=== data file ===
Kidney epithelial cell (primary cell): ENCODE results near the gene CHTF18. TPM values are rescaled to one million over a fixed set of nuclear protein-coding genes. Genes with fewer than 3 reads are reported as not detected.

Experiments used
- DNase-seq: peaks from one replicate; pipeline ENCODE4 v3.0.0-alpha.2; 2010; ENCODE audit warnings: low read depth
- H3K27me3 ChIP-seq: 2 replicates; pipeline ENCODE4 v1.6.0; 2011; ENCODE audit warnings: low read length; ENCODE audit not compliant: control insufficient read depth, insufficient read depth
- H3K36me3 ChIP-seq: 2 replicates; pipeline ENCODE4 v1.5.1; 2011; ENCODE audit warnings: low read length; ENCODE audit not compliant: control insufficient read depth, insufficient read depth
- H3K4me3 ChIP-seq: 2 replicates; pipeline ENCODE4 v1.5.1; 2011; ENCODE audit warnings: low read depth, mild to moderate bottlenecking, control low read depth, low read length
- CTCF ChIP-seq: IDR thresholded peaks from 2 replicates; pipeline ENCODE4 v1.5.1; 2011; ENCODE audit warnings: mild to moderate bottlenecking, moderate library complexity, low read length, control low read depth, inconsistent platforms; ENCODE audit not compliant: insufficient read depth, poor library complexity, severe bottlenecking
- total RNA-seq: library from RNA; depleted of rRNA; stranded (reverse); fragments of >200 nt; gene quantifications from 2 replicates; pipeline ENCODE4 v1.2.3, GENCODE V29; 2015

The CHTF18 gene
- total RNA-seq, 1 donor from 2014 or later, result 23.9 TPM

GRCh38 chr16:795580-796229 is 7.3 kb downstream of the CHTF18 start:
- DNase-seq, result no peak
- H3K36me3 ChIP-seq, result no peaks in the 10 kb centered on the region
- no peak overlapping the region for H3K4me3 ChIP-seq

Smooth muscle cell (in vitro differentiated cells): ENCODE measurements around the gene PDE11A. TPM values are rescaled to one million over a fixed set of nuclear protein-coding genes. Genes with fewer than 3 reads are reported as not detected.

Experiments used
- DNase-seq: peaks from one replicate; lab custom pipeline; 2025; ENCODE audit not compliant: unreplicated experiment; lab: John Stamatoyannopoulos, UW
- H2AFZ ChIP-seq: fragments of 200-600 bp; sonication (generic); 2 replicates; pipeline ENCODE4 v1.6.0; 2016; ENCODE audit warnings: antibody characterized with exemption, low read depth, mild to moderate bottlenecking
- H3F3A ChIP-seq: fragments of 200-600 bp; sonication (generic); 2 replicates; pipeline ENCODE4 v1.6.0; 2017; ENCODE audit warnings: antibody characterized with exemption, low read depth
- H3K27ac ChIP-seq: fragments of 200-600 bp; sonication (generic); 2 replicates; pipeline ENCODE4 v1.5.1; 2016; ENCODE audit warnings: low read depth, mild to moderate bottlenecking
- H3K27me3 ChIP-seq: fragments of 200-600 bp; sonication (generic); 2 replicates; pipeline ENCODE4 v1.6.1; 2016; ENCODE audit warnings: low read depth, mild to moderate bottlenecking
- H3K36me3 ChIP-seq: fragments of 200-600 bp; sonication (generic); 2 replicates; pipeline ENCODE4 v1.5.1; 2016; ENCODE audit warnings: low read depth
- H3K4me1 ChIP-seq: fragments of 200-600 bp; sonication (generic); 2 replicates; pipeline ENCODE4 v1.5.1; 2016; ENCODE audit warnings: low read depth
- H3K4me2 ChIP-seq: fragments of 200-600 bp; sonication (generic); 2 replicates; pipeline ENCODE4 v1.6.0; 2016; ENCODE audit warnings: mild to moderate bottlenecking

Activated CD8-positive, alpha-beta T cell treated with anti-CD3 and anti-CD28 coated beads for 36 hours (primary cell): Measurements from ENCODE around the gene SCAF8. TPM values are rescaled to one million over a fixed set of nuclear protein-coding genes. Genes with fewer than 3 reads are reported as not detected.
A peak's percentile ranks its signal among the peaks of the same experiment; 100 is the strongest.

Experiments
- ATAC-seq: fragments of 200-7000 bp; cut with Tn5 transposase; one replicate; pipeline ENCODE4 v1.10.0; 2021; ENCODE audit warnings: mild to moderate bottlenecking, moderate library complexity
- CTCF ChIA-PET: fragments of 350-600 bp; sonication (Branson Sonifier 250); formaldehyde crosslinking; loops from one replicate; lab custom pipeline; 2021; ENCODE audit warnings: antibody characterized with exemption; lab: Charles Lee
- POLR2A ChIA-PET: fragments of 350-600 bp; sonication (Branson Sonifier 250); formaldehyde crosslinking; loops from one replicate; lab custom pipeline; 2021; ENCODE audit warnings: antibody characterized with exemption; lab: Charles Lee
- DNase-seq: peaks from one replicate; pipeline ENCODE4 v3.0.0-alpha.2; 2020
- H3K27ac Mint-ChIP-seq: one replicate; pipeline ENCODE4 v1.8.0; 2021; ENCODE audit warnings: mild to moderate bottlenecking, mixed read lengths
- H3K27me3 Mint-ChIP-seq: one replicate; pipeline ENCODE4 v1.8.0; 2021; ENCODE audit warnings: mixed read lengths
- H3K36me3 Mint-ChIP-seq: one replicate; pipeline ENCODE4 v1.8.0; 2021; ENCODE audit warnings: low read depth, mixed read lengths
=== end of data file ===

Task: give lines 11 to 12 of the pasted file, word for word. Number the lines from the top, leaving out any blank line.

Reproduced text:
GRCh38 chr16:795580-796229 is 7.3 kb downstream of the CHTF18 start:
- DNase-seq, result no peak